The older man’s eyes widened a fraction, and then he frowned. “I told you that you–” he began, apparently with some difficulty.
“But I couldn’t stand it bothering you so much,” Sano interrupted him, plunging on wildly with his explanation, “so I took your advice and forced myself to remember… so I could tell you… make sure you know… that I really don’t blame you… really.” After that, the words just came pouring out; he had to make sure Saitou understood; it was simply imperative. “I know I said I did, but I wasn’t thinking straight; you know I wasn’t thinking straight; you said so yourself, that I wouldn’t have tried suicide if I hadn’t remembered it all at once. I wouldn’t have said any of those horrible things… I would never have fucking hit you. You can’t blame yourself; there was no way you could have known what kind of thing I was repressing… you needed me to remember, and I needed to remember, and I need to remember now and you…” His tone was more desperate than he recalled allowing it to become. “I’m sorry if I sound like a complete idiot, but just… just tell me you’ll stop blaming yourself.”
Saitou was staring at him wordlessly, but his expression now was less inscrutable than it had been in months: he was clearly heartbroken, and at last Sano knew why. And imagining what Saitou must have been going through since their separation… no, he couldn’t even begin to imagine it. But at last he understood the man’s face.
“Please,” he said, very seriously. “It’s the only thing about this I won’t be able to deal with, if you keep thinking it was your fault.”
“You’re… sure you’re remembering what happened to you accurately?” Saitou finally asked with forced calm.
“Yes, I am,” replied Sano. “Don’t worry about that; I’m handling it.”
“You seem to be handling it… very well.” Saitou really couldn’t be blamed for mistrusting Sano this time, but that didn’t make things any less strange and awkward.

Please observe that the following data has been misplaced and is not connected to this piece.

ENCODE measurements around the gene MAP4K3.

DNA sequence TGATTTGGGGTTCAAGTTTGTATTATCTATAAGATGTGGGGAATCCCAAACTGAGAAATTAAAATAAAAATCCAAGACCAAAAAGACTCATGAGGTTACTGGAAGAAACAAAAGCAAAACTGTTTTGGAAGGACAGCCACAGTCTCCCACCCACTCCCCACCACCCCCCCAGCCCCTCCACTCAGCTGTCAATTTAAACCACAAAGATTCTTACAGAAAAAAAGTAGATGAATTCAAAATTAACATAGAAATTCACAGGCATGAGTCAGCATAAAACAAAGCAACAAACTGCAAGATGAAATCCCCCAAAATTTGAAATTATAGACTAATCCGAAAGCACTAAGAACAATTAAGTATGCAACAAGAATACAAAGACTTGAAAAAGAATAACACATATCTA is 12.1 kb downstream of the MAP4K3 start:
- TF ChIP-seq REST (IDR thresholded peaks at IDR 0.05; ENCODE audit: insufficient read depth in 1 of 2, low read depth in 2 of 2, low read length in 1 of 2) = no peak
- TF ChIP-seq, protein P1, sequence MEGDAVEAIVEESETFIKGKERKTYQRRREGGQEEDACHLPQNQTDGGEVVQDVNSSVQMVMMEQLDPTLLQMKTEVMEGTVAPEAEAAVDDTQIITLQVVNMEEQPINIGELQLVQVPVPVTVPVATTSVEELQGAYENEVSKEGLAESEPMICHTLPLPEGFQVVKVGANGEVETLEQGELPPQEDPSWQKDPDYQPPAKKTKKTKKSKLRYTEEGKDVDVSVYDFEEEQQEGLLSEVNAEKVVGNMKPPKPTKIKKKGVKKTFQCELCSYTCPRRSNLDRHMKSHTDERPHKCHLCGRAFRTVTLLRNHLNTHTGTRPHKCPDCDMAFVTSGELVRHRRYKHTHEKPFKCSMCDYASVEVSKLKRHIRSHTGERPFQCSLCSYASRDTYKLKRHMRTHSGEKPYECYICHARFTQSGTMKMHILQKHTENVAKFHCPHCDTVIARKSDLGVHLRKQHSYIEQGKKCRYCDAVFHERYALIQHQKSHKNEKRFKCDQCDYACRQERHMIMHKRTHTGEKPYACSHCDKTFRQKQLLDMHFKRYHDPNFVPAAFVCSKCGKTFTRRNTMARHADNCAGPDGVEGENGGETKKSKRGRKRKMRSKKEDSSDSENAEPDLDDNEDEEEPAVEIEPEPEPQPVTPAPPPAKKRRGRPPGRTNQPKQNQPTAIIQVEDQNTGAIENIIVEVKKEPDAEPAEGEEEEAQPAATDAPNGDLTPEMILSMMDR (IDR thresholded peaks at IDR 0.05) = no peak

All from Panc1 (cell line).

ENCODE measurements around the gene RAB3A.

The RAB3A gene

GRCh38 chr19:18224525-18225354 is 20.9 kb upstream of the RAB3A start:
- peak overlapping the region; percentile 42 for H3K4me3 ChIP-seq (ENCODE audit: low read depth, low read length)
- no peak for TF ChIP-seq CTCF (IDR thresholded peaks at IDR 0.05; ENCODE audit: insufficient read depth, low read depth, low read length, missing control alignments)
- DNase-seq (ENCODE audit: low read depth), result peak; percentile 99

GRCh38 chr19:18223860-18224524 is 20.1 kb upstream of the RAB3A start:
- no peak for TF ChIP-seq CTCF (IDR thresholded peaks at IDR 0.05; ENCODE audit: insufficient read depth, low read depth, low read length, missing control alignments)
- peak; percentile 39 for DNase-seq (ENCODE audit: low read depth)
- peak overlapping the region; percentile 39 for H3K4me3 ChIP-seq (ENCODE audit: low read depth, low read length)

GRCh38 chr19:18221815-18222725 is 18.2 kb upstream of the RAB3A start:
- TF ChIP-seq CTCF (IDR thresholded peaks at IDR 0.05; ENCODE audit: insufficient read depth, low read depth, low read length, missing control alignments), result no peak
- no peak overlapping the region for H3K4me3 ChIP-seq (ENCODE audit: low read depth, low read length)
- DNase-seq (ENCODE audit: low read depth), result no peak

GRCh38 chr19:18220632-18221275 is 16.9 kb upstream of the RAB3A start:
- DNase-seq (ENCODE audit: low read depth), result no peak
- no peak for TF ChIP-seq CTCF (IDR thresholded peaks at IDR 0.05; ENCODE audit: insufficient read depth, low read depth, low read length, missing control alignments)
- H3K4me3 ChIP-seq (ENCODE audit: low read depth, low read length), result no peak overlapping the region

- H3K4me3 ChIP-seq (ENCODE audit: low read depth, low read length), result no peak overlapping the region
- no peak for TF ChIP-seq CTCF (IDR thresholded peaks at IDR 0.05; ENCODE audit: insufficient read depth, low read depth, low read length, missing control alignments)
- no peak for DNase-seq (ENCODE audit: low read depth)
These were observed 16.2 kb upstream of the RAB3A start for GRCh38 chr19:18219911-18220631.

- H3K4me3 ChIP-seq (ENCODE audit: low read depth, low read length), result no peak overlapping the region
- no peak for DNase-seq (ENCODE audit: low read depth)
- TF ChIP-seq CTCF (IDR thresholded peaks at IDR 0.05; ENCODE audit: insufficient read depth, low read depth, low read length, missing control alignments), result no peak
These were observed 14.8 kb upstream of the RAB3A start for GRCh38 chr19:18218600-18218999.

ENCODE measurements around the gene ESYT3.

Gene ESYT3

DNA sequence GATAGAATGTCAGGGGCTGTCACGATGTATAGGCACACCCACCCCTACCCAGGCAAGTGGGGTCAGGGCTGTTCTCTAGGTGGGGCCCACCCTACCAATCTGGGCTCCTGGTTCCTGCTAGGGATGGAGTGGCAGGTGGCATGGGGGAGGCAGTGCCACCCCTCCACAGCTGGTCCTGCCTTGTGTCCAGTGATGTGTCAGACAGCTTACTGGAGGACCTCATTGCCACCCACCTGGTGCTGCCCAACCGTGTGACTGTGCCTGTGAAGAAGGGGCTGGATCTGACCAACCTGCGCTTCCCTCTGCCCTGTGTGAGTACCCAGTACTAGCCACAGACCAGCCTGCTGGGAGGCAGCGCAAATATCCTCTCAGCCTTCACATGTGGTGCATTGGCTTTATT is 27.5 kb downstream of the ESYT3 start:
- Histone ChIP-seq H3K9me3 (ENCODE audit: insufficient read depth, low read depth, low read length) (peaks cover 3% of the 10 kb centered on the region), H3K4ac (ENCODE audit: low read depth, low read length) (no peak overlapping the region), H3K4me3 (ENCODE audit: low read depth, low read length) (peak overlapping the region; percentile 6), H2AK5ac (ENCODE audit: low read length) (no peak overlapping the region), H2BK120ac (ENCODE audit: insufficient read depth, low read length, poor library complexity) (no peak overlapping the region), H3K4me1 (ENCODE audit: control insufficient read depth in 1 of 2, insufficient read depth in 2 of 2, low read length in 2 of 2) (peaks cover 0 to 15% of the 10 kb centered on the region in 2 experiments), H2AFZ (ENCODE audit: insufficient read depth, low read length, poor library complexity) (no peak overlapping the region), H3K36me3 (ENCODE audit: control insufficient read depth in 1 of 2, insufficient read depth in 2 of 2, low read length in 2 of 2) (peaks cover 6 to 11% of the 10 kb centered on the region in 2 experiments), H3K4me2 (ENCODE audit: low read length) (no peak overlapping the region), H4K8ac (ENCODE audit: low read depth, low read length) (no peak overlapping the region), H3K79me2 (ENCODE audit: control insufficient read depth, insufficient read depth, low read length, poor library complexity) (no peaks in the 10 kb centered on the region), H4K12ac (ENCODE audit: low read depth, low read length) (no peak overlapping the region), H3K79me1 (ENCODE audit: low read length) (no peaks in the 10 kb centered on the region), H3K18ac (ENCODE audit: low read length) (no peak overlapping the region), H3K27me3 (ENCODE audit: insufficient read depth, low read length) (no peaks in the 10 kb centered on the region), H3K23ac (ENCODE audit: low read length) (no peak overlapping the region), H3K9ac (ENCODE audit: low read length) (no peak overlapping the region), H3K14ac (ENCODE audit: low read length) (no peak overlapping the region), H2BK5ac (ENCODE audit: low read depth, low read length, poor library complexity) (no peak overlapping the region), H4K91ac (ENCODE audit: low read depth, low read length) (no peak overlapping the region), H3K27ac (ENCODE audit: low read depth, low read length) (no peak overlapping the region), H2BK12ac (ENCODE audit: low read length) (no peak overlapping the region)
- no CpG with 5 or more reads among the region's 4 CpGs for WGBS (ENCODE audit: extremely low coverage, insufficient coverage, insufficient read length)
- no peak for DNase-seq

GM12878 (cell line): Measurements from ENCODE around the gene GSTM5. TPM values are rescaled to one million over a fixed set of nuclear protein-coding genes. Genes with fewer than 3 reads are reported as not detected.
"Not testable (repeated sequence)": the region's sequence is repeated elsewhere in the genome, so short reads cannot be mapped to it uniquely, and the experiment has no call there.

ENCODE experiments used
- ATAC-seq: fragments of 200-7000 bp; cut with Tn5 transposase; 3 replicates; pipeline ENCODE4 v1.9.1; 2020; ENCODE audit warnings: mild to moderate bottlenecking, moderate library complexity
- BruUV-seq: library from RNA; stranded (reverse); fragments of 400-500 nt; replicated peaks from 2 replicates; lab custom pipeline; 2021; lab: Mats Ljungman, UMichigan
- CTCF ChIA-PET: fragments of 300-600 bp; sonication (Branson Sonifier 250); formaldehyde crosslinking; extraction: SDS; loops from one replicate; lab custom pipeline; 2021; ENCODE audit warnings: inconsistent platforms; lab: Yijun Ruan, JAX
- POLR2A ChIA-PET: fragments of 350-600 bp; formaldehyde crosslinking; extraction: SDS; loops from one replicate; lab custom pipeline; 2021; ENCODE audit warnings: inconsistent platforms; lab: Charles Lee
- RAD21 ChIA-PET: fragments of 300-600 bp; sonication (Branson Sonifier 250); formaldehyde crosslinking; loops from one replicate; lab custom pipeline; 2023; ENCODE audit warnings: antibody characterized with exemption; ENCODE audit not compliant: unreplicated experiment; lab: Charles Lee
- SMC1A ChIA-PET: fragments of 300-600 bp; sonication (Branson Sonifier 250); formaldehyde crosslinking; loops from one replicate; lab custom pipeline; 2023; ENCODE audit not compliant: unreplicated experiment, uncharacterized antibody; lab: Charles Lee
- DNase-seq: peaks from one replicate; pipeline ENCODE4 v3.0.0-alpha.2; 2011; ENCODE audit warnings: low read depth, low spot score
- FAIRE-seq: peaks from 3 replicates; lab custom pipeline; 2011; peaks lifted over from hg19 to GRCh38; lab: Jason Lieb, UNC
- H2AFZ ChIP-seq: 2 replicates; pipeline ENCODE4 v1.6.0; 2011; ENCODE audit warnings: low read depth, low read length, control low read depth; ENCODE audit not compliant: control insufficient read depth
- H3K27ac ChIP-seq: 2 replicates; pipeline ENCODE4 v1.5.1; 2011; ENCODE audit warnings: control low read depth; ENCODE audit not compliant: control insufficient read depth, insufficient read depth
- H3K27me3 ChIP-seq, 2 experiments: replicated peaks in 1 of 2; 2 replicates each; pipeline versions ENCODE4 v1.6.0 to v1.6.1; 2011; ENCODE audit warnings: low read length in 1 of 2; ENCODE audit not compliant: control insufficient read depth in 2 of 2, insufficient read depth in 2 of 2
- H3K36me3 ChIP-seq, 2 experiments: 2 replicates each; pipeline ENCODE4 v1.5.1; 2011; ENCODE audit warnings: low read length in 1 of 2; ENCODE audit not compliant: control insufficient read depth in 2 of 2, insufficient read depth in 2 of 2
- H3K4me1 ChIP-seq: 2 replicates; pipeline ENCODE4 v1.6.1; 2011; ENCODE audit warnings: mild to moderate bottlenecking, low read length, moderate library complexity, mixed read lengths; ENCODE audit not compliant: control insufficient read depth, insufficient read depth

“I remember every fucking detail,” Sano insisted. “Do you want me to describe it? He told Houji to take Yumi inside and–”
“All right,” Saitou cut him off, harsh and quiet. “You don’t have to. And you’re… all right?”
“No. Nobody’s all right who gets raped, least not for a while,” Sano answered bluntly. “I feel like crawling into a hole and rotting. But right now it’s more important to me to make sure you don’t feel like any of this is your fault when you’re the only one who was actually looking out for me all along.”
Saitou let his eyes fall shut and nodded slowly, as if finally accepting what Sano was trying to get through to him. But the expression he was still fighting off, that tortured restraint, was just too much for Sano. The younger man’s breath caught as he began, “And– and if you– if you still love me, I–”
There was a half-second’s flash of gold from which every minute shred of restraint had fled as Saitou’s eyes opened, and then Sano was… whole again… held tightly against the man he loved in a heated, possessive, almost crushing embrace that shattered any doubts he might have that everything would, someday, be all right.
“Ahou,” Saitou was growling into his ear. “The moment I stop loving you, I’ll cease to exist.”
Sano buried his face in Saitou’s chest, choking out something he thought might have been an apology before the sobs tore all words from him.
And as the sun set completely and frigid night fell, the healing of two fragmented hearts, reunited in the silent, drifting snow, slowly began.